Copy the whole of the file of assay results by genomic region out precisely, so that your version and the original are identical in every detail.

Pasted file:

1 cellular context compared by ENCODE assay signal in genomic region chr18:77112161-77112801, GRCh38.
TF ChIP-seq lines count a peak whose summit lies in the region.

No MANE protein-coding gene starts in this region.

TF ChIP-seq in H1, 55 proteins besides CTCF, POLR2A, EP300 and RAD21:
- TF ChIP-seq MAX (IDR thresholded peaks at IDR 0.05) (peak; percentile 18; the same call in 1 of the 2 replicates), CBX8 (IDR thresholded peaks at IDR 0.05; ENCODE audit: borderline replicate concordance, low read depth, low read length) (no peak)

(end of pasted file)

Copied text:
1 cellular context compared by ENCODE assay signal in genomic region chr18:77112161-77112801, GRCh38.
TF ChIP-seq lines count a peak whose summit lies in the region.

No MANE protein-coding gene starts in this region.

TF ChIP-seq in H1, 55 proteins besides CTCF, POLR2A, EP300 and RAD21:
- TF ChIP-seq MAX (IDR thresholded peaks at IDR 0.05) (peak; percentile 18; the same call in 1 of the 2 replicates), CBX8 (IDR thresholded peaks at IDR 0.05; ENCODE audit: borderline replicate concordance, low read depth, low read length) (no peak)